We don’t thematically program, so we don’t set out with a theme in mind, but there often are emergent themes, there are things that we become interested in or where we see a few shows that we think might sit neatly together or might be speaking to one another, which is often really interesting. In this season one of the things that unites a large proportion of the season is that 75 percent of this season’s programming is female-led, and that is something we’re always interested in. The other thread that’s emerged in this season is about gig theatre and music, Medea Electronica feels like you’re in the middle of a gig and has a live electronica band as a part of it, Derailed by Little Soldier is also set up as a gig, it’s got a live band. And after that we’ve got Whatever Happened to Vandal Raptor which is all about punk music. So there’s a definite thread about live music, and I think part of that is our aim to always be playing with the audience experience, in Medea Electronica there are moments where it really feels like you’re in a gig, in Derailed there’s even a moment where one of the audience members is invited up to play one of the instruments as part of the performance, which really kind of turns that idea around.


You’re directing a piece right now, Random Selfies, can you tell us a little bit about what that’s about? 

We’ve been working on that for about year, and it’s part of a three year research project into child loneliness. Which is something we’re really interested in at the moment. In recent years the focus on loneliness has really been around older people, and the assumption is you get lonely when you’re elderly and alone, and the funding has gone to support that. Very little funding has gone to support other parts of the population, even though the problem is much more widespread than people realize. Where it’s having a really disastrous effect is on our children, and really there’s been very little focus on the way in which children can feel lonely, in a way that is not necessarily connected to personal circumstances like living in a rural area, or not having siblings, or not having a loving mum or dad.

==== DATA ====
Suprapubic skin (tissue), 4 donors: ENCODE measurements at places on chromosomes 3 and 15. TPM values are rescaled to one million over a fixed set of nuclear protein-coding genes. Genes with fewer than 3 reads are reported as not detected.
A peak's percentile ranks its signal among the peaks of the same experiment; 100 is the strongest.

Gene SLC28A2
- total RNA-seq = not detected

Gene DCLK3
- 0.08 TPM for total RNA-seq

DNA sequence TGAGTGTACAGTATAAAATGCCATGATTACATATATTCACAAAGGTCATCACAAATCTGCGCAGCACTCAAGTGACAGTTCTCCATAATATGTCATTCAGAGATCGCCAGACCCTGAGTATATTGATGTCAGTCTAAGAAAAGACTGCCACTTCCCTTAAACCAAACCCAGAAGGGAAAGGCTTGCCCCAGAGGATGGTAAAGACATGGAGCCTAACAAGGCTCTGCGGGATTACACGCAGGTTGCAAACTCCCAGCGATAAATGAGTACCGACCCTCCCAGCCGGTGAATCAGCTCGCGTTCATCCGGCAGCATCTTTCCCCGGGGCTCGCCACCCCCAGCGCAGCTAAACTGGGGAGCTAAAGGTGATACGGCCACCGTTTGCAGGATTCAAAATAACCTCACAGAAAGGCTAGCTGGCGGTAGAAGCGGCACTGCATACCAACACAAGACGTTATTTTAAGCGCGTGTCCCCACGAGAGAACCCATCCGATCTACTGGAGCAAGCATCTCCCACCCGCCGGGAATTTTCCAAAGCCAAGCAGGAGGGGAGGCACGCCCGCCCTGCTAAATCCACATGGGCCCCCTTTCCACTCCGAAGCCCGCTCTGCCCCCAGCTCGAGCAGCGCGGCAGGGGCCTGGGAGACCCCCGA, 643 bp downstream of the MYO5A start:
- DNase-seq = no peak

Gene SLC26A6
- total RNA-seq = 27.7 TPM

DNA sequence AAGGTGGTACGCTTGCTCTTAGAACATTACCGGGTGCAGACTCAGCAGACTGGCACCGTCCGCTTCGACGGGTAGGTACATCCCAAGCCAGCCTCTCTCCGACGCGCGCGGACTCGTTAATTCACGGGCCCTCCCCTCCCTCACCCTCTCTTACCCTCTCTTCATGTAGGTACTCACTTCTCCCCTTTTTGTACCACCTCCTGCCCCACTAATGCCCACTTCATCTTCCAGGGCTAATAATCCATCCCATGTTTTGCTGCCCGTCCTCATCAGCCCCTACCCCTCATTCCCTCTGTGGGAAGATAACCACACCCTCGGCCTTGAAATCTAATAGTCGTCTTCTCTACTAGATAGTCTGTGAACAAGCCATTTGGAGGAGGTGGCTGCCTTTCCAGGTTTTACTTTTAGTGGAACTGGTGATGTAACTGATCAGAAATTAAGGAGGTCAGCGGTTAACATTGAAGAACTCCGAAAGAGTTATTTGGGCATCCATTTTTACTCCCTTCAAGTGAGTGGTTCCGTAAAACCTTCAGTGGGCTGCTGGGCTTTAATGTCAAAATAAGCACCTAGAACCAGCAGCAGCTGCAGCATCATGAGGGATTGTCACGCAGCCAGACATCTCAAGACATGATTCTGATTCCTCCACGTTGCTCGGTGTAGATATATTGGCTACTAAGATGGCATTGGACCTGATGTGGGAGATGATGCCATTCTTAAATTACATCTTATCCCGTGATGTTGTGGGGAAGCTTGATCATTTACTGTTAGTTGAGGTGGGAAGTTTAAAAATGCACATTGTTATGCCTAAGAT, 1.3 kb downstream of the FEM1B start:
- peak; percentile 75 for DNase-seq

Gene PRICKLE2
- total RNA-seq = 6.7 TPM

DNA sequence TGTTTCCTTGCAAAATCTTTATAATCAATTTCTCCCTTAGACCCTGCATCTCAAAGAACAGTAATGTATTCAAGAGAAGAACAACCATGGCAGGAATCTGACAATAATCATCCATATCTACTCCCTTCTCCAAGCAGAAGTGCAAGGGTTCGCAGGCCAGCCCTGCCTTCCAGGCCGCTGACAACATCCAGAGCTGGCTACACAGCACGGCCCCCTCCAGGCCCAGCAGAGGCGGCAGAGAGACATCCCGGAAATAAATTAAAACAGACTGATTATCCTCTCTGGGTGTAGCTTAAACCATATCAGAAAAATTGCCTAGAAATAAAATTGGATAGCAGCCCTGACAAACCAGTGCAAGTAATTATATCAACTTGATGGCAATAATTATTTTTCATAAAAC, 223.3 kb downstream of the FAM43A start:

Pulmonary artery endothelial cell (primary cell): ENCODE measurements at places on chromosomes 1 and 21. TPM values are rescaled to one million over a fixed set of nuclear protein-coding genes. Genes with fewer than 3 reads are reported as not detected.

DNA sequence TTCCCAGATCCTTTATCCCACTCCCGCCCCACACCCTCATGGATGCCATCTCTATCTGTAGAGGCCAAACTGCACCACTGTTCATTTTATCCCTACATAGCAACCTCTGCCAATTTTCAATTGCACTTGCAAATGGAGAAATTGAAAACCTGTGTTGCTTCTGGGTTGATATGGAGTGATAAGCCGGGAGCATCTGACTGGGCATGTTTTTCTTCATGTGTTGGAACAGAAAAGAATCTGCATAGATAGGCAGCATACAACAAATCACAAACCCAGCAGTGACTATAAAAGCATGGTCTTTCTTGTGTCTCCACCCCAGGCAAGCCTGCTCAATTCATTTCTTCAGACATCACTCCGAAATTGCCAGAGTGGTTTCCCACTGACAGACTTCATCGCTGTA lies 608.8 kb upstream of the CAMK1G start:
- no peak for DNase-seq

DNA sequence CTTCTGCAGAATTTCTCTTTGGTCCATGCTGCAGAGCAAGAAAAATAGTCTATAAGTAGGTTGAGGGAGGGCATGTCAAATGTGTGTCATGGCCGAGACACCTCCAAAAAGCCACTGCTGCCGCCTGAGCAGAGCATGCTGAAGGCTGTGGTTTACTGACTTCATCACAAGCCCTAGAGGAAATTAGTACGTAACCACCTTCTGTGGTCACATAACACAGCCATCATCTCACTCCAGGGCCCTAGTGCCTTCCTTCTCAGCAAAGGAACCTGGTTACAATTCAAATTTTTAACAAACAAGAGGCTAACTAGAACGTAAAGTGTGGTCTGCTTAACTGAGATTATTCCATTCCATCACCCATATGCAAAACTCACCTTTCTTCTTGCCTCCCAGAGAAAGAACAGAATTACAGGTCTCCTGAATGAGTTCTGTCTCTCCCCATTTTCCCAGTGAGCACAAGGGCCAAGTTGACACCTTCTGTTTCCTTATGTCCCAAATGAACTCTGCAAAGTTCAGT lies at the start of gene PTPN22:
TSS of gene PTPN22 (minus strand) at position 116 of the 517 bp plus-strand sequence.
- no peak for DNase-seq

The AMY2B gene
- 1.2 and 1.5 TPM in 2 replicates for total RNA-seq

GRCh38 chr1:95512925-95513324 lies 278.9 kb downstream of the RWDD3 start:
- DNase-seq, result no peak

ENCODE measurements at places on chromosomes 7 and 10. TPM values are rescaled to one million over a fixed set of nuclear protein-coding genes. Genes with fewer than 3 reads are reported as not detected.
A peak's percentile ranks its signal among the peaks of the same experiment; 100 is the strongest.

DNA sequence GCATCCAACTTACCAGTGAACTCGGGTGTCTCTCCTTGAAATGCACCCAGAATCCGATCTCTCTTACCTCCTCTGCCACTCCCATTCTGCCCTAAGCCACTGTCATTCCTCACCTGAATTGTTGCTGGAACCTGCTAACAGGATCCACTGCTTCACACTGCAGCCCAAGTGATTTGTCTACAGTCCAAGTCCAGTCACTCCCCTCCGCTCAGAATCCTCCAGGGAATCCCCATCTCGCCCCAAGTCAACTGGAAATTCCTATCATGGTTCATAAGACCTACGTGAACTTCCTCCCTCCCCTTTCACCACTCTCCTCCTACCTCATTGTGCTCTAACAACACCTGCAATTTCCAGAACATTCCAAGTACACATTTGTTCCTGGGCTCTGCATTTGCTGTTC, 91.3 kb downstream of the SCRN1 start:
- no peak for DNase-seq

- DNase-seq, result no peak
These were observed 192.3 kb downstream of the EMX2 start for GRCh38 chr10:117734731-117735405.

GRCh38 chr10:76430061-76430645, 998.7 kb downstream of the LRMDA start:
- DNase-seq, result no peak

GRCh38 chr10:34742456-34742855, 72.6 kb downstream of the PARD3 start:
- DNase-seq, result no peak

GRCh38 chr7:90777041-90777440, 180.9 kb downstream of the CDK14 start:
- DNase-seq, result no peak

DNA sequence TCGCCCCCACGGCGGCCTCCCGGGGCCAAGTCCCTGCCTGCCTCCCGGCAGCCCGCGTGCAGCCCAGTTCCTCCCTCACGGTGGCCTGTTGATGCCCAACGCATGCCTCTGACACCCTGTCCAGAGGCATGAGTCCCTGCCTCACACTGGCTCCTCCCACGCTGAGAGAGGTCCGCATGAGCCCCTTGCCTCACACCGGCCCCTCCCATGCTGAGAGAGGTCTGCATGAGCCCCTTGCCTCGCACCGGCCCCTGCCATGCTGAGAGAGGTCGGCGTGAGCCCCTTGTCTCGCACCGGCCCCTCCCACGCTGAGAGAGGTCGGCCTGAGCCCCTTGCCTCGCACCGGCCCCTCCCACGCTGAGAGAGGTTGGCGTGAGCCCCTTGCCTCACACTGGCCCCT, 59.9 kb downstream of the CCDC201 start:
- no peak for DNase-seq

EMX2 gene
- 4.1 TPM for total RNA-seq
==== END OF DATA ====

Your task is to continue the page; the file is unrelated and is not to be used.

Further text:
What’s so interesting about Random Selfies is that it takes place in a flat in London, which raises the contradiction of being lonely in one of the most populous cities in the world. 

Absolutely, and that fascinated us. It’s written by Mike Kenny, who grew up as an only child in inner-city Leeds, and often felt very lonely as a child in a big city. We’ve worked with local children in and around Kennington, and we’ve gone into schools and we’ve talked to nine, ten and eleven years olds about their experience of loneliness, and that research process has been extraordinary. That’s all happened over the last year. Off the back of that time spent with those children and lots of art therapy workshops Mike went away and wrote the play. We’re going to present it here in March and April and then it goes to the Polka as part of their Techtopia festival, and then it will do a UK tour in the Autumn. One of the challenges we set ourselves was to make it a one-woman show. The other thing we play with is, we’ve got a designer, Rachana Jadhav, and she’s creating an animated set. She’s an illustrator, she draws very beautiful pictures, and that will allow the walls of Loretta’s bedroom to come to life and be a part of that story. So the set becomes the other characters, the set has the ability to take all the things that are going on in Loretta’s mind and present them out to us.